Sunday, February 28, 2010

The Alaskan Connection

Every so often, in search of some specific document or record, you uncover a stash of handwritten notes and printed out pages of manuscript that at first seem to be lecture notes for a particular class interspersed with portions of manuscripts from that class.


At first.

Then it is born home on you that you greatly resist giving the same class twice. In fact you could argue with yourself that the dearer the subject is to you, the more likely the notes for the class will have been constructed in a way that sends you off on a different vector than the last time, much like a jazz musician who, even in practice or rehearsal, is not interested in following the same path twice.

And it hits again that the manuscript pages are rarely from students because those will all have been commented on and returned, leaving the hangers on to be from you, written at times gone from your memory, a part of a larger edifice--the place or state you inhabit when working on your own worlds and time frames.

Having just completed "White Sky, Black Ice" by your sudden new interest, Stan Jones, you are aware of one of the significant differences between his work and yours. His novels are set in Alaska, a landscape where weather is of greater consequence than where your work is largely set. To be sure, it rains here, the earth quakes, burns, dries up and there are portions of it where the heat scalds or crackles with inherent lightning. You are not edged by the nature of your stories to make weather so active a participant; there are times in fact when Jones' descriptions of weather make you want your heaviest jacket as well as your sunglasses. You are drawn to Jones' work because of the use he makes of the racial diversity in his landscape, his Native Alaskans easily outnumbering what you would call the Anglos, indeed using a Native as his protagonist.
Jones has caused you to entertain the romantic notion that you could spend some time in a place such as Anchorage, possibly even Nome, simply for the effects of living among a group of individuals who radiate a patina of individuality that is undershot by the humor of the disconnected. It is madness, of course, to think you could live there for any time, thanks to the cold and the relative lack of need for a writer of the sorts of things you write, a teacher for the sorts of things you teach, or an editor for the sorts of material you are retained to edit. It is equally appropriate and wonderful to enjoy so much a writer whose work causes you to suspend disbelief at the thought of a place there, upper.

As you pour through pages from your latest discovery, you notice that you rarely do write about climate conditions, largely because they are so close to 24/7 compatible that they remain shadowy, unimportant in the overall schemata. Your major concerns seem to be individuals whom you could easily define now as Alaskans brought south to the lower States and not particularly happy about it. Your characters seem to have in addition to the agendas they need to succeed on page a kind of cranky response to social conditions closing in on them that cause them to snap and bark at many stimuli without necessarily being querulous or even mean-spirited. It is more a matter of advancing arthritis, too many faculty meetings or their equivalents, too many dog catchers insisting they curb their dog or neuter their cat, too many neighborhood petitions, too many stores such as K-Mart, trying to dictate price, packaging, and shape. Some of them have gone through too many relationships, others not enough; in either case necessary discoveries about the human condition have been given low priority to such thing as individual discovery, making a place in the world, asking the right questions.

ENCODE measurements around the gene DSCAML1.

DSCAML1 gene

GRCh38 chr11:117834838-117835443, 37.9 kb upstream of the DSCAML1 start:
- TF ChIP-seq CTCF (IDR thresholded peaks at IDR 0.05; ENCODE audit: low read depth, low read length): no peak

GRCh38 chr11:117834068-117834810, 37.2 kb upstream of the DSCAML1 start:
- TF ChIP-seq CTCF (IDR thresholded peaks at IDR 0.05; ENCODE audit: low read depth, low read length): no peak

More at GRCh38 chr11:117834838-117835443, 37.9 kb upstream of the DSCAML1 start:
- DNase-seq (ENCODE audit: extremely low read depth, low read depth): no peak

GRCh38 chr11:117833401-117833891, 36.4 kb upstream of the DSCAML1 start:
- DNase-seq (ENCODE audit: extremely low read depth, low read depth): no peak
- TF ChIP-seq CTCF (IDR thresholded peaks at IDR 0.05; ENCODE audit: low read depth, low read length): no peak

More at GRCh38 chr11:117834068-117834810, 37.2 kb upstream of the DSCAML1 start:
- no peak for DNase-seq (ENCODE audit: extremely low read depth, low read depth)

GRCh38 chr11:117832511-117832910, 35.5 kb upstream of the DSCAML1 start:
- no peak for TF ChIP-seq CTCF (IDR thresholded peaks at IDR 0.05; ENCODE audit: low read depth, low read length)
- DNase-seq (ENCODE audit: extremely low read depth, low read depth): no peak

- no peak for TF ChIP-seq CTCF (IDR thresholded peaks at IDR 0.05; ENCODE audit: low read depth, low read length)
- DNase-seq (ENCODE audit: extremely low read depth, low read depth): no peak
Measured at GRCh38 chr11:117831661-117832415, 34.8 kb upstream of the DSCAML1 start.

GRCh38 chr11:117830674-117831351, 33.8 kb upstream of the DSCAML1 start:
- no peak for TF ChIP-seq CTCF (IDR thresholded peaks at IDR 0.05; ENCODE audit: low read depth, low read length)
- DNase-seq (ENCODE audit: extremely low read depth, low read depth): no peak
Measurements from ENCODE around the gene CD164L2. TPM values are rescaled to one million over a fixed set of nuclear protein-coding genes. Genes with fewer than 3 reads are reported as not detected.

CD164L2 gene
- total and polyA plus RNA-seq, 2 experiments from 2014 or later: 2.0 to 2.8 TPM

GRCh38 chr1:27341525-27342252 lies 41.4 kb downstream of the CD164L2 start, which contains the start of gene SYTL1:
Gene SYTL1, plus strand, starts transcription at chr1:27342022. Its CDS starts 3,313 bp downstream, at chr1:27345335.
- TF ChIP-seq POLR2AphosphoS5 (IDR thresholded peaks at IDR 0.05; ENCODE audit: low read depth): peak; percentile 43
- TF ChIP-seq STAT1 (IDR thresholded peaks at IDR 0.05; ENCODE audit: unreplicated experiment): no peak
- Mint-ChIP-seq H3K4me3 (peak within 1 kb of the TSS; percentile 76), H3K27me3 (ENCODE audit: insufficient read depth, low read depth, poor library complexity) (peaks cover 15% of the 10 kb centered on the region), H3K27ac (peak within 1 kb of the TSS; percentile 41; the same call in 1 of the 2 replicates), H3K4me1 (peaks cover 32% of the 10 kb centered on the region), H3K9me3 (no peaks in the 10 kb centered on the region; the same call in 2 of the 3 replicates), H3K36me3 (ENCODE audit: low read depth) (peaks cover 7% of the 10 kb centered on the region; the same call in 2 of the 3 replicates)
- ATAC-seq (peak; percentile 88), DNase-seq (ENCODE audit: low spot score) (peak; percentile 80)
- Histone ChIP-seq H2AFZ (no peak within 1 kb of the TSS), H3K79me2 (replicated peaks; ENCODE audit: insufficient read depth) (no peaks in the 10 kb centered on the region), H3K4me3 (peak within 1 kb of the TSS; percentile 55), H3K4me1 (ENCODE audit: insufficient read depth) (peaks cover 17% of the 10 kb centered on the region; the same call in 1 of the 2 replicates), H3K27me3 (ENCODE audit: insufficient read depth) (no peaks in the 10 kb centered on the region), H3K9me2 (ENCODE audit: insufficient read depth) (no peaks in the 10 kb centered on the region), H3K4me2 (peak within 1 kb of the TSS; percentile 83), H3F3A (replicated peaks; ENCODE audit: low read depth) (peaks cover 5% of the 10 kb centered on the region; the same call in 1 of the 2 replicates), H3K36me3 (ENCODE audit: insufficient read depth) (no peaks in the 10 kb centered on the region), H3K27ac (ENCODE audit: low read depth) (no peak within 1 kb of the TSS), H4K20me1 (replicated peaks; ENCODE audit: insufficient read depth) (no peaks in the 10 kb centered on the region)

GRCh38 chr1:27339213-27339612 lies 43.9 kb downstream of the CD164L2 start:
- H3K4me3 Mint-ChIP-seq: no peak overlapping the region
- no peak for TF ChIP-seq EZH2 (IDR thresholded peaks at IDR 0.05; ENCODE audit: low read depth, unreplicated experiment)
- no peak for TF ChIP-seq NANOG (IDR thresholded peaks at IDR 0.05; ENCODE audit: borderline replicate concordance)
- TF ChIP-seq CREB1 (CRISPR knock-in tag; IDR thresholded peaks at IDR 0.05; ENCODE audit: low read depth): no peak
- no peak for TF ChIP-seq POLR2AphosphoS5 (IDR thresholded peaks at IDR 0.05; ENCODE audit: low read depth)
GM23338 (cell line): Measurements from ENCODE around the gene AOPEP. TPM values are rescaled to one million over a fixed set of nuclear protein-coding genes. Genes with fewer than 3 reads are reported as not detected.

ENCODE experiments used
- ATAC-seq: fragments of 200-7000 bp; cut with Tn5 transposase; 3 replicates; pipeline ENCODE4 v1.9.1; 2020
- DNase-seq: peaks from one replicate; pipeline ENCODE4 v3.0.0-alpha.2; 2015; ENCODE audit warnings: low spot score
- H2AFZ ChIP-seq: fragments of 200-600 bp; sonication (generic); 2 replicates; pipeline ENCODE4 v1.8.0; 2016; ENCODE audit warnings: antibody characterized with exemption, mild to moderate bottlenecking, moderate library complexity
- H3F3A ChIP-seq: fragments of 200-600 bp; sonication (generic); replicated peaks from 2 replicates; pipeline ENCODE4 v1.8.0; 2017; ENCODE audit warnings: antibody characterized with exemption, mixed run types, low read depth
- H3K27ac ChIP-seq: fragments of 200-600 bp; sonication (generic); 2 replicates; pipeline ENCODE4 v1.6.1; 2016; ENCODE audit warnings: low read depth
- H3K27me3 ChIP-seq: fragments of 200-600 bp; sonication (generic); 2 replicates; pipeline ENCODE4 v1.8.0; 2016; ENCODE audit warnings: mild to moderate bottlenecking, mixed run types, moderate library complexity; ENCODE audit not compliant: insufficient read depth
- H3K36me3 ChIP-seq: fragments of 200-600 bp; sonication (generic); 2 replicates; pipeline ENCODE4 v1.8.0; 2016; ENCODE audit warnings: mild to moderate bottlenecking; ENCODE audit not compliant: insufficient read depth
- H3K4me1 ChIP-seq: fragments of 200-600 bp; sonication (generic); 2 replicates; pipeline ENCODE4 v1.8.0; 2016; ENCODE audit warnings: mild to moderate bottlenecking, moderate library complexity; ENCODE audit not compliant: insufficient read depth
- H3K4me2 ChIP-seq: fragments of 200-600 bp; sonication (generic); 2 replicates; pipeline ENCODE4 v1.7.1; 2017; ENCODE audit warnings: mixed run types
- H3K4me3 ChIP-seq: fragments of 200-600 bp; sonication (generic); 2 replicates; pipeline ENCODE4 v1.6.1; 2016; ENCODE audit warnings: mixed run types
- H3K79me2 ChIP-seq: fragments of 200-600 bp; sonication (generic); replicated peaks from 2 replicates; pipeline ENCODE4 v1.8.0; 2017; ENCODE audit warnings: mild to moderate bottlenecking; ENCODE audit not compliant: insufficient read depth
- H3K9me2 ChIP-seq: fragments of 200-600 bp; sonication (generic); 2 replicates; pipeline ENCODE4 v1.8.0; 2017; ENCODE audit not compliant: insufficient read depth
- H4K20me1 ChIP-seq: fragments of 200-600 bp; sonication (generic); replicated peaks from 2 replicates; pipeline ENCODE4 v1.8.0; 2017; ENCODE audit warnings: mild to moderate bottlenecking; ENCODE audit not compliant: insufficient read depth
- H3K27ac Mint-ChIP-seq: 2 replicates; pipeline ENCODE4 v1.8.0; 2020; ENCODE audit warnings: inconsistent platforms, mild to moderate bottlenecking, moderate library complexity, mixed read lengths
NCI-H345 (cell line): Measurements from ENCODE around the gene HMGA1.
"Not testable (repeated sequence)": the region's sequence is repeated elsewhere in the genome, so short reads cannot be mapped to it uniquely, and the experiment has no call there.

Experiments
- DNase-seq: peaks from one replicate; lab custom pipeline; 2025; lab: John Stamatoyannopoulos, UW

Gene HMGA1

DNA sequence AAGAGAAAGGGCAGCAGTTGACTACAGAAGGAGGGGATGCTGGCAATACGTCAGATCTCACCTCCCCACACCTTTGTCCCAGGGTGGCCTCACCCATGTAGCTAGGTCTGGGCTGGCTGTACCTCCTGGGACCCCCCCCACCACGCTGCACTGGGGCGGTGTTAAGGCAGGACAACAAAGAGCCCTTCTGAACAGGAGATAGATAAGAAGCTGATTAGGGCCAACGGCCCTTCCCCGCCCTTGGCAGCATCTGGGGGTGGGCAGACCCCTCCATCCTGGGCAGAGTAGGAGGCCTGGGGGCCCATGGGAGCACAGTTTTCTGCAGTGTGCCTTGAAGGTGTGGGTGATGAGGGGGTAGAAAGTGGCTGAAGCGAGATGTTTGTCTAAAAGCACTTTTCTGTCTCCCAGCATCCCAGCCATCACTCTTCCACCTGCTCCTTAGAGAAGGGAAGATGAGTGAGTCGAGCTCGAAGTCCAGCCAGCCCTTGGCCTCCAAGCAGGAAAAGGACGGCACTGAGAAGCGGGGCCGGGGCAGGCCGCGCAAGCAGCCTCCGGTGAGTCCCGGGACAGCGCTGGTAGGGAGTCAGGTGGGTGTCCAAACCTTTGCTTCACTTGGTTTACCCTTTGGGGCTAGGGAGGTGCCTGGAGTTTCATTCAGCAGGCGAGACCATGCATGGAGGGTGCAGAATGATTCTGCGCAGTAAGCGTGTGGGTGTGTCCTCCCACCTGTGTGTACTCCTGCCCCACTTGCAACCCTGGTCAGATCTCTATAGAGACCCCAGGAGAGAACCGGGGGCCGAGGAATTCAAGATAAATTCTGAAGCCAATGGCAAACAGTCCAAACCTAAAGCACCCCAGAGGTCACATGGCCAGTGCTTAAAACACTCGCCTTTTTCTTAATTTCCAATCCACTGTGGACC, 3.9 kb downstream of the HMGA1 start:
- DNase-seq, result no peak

Each time you discover such a trove, you take some moments to reacquaint yourself with it before trying to gather it with earlier such finds, if not neat and tidy, at least less scattered about your living and working areas. Some of them have already found their way into print, which makes it seem as though you are not as devoted a creator as you might be, since you can scarcely remember the date or place of publication (and filing some of these in a large notebook produced even more shattering experiences at the discovery of more forgotten publications yet).

The thing is so wide-spread. At your bedside, the new John Banville novel and three new studies of Chaucer, who also reminds you of the Alaskan landscape in the diversity of social and ethical types that you find yourself thinking about that past time, too, yes; I could spend time there. You were thinking of a mischievous way to bring The Miller's Tale into 2010, aware of how well it stands on its own as a story but also how perfect it is in companionship with The Knight's Tale, a perfect follow-up.

You see no way out of it; you will have to live a longtime to get at all this, risking the cranky prospects of arthritis, ill-timed stiffness, suspicions, and the most common trope of all, "I may have told you this before..."

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